In the immortal words of Jim Morrison, “The time to hesitate is through. No time to wallow in the mire.”1 In case anyone else was wondering (because I was), a mire is defined in the Merriam-Webster Dictionary as:
- wet spongy earth;
- heavy often deep mud or slush; and
- a troublesome or intractable situation.
Each definition is applicable to the situation that many of my local brethren find themselves in at this very moment. First and second, wet ground and mud are something these folks are very familiar with; their homes and businesses soaked through and filled with water, mud, sand, and muck. Their lawns, gardens, back yards, and pools destroyed, drenched, and overflowing with debris. The New Jersey coastline has been mired since Hurricane Sandy hit and many people are still suffering and wading through insurance issues.
The third definition I find equally relatable. Many of these people are in a very troublesome situation for various reasons including, but certainly not limited to: being improperly or under insured; not being compensated for their loss; not being able to return to their home; or having their home or business completely destroyed.
[t]he Standard Flood Insurance Policy (SFIP) allows homeowners … to file proof-of-loss claims.
A Proof of Loss is a form used by the policyholder to support the amount they are claiming under their policy, which must then be signed and sworn to, and submitted with supporting documentation. The policy covers structures and any personal property contained within that was damaged or destroyed by floodwaters.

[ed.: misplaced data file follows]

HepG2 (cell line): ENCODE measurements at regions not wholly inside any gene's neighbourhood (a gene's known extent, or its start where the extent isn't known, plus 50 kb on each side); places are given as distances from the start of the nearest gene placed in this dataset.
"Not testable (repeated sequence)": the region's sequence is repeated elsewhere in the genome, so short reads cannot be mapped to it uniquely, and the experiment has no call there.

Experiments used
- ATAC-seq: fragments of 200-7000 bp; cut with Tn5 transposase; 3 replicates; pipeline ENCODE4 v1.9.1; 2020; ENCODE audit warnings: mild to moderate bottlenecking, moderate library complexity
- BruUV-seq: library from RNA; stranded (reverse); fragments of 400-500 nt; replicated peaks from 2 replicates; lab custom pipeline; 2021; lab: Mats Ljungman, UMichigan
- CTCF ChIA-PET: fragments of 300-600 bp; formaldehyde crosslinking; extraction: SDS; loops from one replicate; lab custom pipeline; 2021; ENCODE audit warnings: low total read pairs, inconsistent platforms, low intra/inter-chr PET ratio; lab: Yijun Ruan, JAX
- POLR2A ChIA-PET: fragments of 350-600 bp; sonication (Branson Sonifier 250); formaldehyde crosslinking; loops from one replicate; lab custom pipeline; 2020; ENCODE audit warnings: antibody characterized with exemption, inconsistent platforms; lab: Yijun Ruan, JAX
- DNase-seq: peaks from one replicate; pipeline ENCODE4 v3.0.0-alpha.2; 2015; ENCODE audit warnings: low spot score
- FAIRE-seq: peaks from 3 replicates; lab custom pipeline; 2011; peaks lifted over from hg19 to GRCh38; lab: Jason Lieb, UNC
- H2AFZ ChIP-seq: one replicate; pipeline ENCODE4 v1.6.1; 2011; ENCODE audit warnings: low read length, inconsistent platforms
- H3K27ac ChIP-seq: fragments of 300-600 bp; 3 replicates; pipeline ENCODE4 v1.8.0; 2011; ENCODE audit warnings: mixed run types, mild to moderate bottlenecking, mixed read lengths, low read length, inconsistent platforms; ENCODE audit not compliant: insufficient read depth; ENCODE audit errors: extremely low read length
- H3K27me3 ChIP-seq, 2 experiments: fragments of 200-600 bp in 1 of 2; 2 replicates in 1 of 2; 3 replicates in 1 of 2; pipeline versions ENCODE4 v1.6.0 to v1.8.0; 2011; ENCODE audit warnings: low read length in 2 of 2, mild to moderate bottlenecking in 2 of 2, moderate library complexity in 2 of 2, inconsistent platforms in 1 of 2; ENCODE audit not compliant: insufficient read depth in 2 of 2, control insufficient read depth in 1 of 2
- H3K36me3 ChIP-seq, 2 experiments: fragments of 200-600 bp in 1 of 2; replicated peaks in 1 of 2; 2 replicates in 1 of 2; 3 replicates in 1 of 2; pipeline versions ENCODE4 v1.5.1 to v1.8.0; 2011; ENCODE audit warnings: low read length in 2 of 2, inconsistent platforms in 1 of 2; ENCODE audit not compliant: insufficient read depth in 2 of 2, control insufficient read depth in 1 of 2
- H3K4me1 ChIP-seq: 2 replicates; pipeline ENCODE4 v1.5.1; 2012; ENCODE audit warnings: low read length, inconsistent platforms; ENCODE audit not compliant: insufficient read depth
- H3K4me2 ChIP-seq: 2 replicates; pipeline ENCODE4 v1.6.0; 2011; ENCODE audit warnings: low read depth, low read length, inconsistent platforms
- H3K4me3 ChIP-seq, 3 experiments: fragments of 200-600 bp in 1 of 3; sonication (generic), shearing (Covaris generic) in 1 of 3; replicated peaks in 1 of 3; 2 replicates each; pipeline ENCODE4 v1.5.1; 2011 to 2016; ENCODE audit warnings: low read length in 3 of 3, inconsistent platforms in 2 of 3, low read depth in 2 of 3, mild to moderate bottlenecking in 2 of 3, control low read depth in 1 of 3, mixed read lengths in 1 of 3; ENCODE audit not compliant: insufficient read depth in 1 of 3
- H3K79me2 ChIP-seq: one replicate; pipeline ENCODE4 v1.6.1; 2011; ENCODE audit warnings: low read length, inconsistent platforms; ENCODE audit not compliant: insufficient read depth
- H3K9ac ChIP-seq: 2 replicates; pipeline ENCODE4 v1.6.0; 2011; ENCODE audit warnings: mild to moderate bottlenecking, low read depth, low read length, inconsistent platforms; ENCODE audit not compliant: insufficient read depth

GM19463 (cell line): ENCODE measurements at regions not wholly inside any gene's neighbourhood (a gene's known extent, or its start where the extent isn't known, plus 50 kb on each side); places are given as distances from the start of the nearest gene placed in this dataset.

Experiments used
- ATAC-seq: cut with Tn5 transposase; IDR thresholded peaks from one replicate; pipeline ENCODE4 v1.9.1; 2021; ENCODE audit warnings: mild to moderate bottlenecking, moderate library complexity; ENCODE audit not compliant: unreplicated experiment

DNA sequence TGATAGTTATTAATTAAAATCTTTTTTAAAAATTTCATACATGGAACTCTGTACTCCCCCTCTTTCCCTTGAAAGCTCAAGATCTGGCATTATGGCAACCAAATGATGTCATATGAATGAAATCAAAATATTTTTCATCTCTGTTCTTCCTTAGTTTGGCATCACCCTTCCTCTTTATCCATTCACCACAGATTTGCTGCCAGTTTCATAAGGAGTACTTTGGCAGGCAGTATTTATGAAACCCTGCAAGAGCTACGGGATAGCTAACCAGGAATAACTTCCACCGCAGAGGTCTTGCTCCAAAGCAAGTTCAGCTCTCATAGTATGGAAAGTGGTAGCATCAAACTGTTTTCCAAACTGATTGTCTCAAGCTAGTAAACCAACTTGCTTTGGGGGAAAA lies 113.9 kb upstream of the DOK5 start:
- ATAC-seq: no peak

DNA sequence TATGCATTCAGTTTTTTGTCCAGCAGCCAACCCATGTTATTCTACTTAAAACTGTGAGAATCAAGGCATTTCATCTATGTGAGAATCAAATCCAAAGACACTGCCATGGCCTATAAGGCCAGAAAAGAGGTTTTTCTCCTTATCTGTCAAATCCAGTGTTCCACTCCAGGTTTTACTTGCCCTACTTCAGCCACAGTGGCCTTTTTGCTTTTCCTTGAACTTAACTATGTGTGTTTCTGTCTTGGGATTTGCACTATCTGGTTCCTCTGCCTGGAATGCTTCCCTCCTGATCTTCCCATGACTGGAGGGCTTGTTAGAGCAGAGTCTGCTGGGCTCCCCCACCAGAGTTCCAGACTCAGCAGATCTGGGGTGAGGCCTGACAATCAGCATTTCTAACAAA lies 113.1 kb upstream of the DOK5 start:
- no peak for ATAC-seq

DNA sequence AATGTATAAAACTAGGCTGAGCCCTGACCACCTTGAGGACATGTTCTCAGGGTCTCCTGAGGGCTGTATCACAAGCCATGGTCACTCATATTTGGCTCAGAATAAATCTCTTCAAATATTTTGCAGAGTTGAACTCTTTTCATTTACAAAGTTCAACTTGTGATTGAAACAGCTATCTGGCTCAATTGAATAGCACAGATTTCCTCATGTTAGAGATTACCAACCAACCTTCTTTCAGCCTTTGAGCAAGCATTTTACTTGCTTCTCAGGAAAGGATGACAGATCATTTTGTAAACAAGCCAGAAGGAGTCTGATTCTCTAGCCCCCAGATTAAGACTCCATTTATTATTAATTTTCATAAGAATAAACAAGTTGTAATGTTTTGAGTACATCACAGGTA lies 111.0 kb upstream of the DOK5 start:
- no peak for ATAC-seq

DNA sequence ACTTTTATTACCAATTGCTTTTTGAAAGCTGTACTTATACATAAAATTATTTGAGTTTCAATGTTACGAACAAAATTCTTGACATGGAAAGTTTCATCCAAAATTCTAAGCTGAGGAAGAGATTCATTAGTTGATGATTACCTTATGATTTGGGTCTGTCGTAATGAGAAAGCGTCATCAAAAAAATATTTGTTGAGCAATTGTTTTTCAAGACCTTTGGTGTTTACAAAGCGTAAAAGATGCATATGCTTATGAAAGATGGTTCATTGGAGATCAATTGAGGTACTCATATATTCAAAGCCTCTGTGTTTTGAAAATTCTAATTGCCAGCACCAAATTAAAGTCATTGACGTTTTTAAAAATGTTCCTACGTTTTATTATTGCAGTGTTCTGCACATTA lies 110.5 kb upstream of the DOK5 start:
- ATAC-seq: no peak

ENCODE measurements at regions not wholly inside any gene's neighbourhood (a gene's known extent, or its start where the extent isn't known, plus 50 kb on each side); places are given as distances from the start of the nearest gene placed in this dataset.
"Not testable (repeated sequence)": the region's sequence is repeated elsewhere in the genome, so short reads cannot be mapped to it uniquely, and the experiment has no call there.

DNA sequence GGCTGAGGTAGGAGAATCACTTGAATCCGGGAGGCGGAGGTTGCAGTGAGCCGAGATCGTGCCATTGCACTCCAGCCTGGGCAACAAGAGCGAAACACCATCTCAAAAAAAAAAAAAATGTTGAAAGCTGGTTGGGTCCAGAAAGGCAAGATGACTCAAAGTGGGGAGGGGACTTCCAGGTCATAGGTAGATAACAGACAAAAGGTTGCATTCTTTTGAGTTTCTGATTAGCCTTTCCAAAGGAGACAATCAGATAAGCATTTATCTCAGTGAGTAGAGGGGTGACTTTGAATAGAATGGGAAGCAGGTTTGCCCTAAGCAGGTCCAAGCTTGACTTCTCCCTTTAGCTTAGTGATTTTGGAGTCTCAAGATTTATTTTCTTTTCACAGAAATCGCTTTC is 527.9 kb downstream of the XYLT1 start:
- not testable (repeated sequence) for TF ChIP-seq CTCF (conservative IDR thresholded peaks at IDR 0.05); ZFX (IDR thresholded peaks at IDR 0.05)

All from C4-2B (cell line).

This latest extension will give policyholders more time to gather the necessary paperwork, fully document their losses and account for any additional expenses that were discovered after repairs or rebuilding projects began.2
While the situation many people are facing is troublesome, it is not necessarily intractable or unfixable. This date is rapidly approaching, and in order to secure your ability to file a flood loss claim, you must submit you proofs-of-loss no later than April 28, 2014. Your proof-of-loss must be submitted to the proper agency or insurance company:
Any policyholder whose SFIP was issued by a Write Your Own program-participating insurance company should contact his insurance adjustor or the carrier directly to find out the proper address for submitting the Proof of Loss with supporting documentation.
If the policy was issued by FEMA directly through the Direct Servicing Agent, send Proof of Loss and supporting documentation by regular mail to: NFIP Direct Servicing Agent, P.O. Box 2966, Shawnee Mission, KS 66201-1366. Or send by overnight mail to: NFIP Direct Servicing Agent, 7701 College Blvd., Suite 150, Overland Park, KS 66210.3
Time is running out to file your Superstorm Sandy Proof-of-Loss.
Don’t wallow in the mire.
1 “Light My Fire” by The Doors (April 1967).